Music and art in general are things that really only people can create – they are abstract forms of expression, useless really.  In and of themselves they are not destructive – unless we want to quibble about oil paint poisoning the painter, too much loud music damaging the ears, dance affecting the joints or writing causing blindness. Words and visual arts can incite hate (though I would argue once it is intended by the artist to affect the outcome of something other than thought, it is no longer art – art is about reflection and about communication – it can be beautiful and it can be ugly.  I would argue that we need to separate the art from the artist as well – for instance with Wagner, since his art was not intended to incite, nor did it).  
Music and poetry are special – they are not tangible and cannot be locked away from the world in private collections.   Music is even more unique, more abstract – it cannot be understood visually or verbally, but it plays into our emotion, our memories and it can be seen in our minds.  We can understand it.  We can understand 3 or 4 or 5 different instruments playing entirely different, even opposing or contradicting pieces, yet communicating to create a complete piece of music in harmony, just as we can understand the written word with different lines for each character that come together and form a play.

Music is a very personal thing, and the one thing I can truly enjoy in these times.  It has the ability to carry me out of this plane and into another.  I primarily listen to classical and baroque – the conversations between the instruments have become more and more important to me, some folk here and there – and rarely Rock.  In my youth I listened to much more of it, and I remember a lot of it fondly – Jethro Tull, The Doors, oodles of Eurotrash (Europeans back me up – please! And for the record no – not Boney M or Bucks Fizz).

My husband just introduced my daughter to Hendrix – which has become her number one request when we drive somewhere.  (I can’t stand Hendrix – sorry).   Though I will concede there is art in contradiction without coming together to make sense – to me chaos.

Classical music can be a strange thing, since the composer and the piece are at the mercy of the conductor and to a lesser extent the orchestra (approx 85 people), or in chamber music with the musicians.   I’ve heard performances, with pretty well known conductors that have been mind-bogglingly painful to listen to.   I can’t stand von Karajan, probably considered the greatest conductor in the last half of the 20th century.  He was technically brilliant – unequaled, no argument, but he lacked passion and feeling – he was entirely cold.  Though I would consider Mozart the most brilliant composer ever, I listen to much more Schubert and Bach – primarily because the performances I have are at the very least above average, if not exemplary.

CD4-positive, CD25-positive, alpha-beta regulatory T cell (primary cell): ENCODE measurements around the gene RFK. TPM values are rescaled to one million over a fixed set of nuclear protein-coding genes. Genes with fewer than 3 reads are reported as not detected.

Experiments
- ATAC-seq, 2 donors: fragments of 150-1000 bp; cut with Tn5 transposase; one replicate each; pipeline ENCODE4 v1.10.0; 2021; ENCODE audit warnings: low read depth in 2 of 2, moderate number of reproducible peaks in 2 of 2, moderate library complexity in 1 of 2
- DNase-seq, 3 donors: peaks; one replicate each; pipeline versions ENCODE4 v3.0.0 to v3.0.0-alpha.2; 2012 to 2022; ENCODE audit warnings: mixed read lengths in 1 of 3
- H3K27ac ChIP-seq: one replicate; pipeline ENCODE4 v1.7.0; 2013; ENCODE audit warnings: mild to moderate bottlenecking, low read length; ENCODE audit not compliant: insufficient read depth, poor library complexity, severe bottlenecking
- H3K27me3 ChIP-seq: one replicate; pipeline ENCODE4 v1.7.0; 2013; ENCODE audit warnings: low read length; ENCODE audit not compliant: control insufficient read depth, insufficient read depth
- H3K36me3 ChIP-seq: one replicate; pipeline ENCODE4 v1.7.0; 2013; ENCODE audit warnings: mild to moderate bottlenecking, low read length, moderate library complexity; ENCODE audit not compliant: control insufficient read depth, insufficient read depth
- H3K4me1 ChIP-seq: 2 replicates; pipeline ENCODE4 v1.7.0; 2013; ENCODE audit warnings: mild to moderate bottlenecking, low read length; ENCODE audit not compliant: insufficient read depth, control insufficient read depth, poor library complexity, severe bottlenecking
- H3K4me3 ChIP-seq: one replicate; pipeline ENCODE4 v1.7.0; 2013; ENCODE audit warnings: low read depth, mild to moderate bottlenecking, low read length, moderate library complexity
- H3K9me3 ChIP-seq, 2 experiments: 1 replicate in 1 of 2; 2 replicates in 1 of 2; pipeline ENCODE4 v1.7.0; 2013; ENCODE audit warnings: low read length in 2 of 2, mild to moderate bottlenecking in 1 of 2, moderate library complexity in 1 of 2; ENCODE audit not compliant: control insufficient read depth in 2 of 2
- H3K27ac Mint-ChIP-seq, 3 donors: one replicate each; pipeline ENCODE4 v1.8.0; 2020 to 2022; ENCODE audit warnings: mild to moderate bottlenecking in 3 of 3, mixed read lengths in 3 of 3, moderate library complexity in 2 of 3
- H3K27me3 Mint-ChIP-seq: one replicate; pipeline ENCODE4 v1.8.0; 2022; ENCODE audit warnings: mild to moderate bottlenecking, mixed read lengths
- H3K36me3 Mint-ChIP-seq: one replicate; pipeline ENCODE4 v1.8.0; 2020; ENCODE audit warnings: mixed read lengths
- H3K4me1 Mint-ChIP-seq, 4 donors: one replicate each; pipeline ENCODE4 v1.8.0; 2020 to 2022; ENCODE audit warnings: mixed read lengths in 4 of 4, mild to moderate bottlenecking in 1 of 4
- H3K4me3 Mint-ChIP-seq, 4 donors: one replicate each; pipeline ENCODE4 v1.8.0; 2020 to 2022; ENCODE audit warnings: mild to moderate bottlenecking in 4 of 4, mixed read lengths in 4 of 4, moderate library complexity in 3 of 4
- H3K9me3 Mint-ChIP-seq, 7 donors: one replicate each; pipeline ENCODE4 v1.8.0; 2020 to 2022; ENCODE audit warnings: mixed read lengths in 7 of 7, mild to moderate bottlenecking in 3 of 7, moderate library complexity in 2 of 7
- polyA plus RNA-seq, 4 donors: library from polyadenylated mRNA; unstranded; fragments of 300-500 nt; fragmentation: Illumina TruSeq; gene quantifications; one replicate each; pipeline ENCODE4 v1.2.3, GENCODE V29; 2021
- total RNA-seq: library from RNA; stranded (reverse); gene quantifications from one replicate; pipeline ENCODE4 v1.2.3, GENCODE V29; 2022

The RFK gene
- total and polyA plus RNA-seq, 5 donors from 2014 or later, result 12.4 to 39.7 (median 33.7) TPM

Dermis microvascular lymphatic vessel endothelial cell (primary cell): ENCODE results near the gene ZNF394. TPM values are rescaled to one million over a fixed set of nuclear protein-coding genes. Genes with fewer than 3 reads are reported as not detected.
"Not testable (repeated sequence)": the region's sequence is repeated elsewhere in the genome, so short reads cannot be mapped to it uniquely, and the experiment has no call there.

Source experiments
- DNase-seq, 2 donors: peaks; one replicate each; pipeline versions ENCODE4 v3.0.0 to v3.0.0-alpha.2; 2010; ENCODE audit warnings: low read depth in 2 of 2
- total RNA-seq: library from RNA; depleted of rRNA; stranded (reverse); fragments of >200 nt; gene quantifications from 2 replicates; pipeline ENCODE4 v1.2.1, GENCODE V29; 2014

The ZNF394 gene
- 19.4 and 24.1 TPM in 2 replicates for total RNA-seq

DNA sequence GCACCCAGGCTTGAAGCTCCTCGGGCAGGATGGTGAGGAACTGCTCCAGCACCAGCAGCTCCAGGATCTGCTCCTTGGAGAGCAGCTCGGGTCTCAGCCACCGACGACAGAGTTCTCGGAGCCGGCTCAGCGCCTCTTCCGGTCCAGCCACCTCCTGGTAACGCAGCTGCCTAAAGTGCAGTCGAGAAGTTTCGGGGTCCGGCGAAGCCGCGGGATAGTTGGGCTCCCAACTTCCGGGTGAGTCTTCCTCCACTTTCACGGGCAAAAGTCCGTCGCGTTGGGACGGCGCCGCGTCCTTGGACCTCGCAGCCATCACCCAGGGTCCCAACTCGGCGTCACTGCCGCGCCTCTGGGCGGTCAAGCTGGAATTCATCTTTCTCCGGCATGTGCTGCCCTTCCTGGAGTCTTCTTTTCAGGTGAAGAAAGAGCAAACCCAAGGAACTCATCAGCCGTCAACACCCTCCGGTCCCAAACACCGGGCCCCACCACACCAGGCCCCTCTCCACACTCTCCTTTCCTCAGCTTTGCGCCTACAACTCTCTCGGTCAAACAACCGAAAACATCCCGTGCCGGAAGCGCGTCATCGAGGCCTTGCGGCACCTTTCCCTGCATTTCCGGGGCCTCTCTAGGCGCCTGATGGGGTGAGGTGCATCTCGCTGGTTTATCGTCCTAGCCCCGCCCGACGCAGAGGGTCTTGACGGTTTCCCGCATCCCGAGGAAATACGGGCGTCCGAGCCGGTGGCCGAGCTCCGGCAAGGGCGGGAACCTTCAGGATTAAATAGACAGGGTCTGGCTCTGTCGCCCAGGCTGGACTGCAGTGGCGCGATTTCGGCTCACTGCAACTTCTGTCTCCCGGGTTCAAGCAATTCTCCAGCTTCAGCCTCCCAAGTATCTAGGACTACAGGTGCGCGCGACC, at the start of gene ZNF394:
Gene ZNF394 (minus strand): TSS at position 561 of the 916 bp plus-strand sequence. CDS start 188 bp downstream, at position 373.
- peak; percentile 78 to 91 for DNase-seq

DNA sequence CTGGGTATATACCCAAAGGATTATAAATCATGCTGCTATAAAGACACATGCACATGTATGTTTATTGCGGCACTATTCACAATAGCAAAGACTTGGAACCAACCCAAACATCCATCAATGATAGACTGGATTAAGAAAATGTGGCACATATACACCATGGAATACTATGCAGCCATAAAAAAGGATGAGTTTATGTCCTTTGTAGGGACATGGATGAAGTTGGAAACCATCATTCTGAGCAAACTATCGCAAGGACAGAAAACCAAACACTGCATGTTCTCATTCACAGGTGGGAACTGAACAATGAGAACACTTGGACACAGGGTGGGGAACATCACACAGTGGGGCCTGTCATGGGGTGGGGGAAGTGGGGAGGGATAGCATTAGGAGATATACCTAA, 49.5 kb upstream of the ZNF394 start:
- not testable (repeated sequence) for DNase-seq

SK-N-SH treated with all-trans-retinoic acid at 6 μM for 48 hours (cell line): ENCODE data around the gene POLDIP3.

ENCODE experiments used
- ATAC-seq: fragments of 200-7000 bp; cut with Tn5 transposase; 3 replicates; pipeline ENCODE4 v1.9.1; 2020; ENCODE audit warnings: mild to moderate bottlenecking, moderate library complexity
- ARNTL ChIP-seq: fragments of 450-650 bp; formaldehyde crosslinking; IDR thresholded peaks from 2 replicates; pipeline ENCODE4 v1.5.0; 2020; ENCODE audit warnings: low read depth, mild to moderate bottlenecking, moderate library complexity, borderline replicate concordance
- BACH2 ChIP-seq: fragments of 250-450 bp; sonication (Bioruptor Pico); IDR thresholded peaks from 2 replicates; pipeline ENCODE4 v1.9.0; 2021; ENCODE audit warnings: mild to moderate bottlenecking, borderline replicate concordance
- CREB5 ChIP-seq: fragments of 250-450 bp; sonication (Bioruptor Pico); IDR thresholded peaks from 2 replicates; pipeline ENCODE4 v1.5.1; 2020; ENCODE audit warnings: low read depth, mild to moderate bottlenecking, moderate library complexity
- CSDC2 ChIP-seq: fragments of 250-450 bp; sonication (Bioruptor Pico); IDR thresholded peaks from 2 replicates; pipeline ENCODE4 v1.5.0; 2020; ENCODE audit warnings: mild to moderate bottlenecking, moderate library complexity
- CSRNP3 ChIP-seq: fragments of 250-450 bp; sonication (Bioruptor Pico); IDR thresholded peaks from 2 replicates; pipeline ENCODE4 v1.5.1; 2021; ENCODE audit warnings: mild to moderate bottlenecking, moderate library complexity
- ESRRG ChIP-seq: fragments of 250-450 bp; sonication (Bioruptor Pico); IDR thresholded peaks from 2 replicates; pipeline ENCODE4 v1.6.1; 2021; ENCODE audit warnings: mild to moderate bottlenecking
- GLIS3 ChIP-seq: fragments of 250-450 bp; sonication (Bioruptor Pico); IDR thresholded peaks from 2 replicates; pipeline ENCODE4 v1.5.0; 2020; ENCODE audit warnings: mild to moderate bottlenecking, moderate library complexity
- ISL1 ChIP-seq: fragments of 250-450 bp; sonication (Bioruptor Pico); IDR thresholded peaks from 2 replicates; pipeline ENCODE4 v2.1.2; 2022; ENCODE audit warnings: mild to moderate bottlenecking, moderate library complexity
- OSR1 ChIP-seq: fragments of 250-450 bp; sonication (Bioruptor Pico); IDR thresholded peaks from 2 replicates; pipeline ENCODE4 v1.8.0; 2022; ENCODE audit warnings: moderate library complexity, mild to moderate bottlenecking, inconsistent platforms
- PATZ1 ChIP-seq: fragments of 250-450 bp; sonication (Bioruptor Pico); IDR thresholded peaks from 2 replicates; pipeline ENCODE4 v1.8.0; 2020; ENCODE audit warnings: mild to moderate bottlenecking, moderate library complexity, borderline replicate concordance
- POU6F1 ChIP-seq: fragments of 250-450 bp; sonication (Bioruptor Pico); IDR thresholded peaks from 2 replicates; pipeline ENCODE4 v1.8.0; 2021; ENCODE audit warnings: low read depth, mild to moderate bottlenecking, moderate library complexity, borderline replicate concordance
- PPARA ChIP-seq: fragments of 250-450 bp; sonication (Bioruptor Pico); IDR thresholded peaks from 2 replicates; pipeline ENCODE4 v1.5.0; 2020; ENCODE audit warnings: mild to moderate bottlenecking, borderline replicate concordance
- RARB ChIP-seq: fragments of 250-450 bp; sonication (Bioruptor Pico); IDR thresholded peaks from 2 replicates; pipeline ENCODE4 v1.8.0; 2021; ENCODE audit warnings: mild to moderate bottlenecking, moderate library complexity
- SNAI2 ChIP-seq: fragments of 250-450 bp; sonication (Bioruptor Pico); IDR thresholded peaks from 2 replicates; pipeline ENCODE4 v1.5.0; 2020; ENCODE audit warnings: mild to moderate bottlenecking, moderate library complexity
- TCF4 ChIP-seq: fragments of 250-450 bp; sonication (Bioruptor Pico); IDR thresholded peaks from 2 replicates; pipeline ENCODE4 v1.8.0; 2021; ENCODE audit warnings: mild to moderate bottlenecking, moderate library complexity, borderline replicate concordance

One of the most flawless recordings I have ever heard is a live/analog recording of Schubert’s Unfinished: Furtwängler with the Berlin, 1953.  I also have a soft spot for Jacqueline du Pré and Glenn Gould and their standards of perfection.  I have an immense aversion to things like: 20 greatest hits of the classical world performed by an orchestral equivalent of Musac.  

I should also mention the Zulu chanting, as seen in the film Zulu (note: not on CD version) was one of the most intense performances that I’ve ever heard.  Hope they never make a remake – I can just imagine a digital army chanting.

What do you guys like, or is music even important to you?  Any recommendations – or favorite pieces?    

Do ballet and physics mix – thoughts?

Constant Speed, the first work that Baldwin has presented as the company’s artistic director, focuses on Einstein’s theories of relativity and Brownian motion.

The work is performed to six pieces by Franz Lehar, the best known of which is Gold and Silver Waltz. The music was composed around 1905, when Einstein published three seminal papers.

Ray Rivers, a physics professor, advised Baldwin on technical aspects of the theories. In an interview with the weekly magazine New Scientist, Rivers said, “Of all the art forms that one can use to express the notion of here, now, and what happens then, dance is probably the best. In some sense, there are ways you can represent equations by movement because they often describe movement. The equations and ideas in Einstein’s papers are very dynamical. Dance is better suited to the 1905 papers than any of the other visual arts.”   link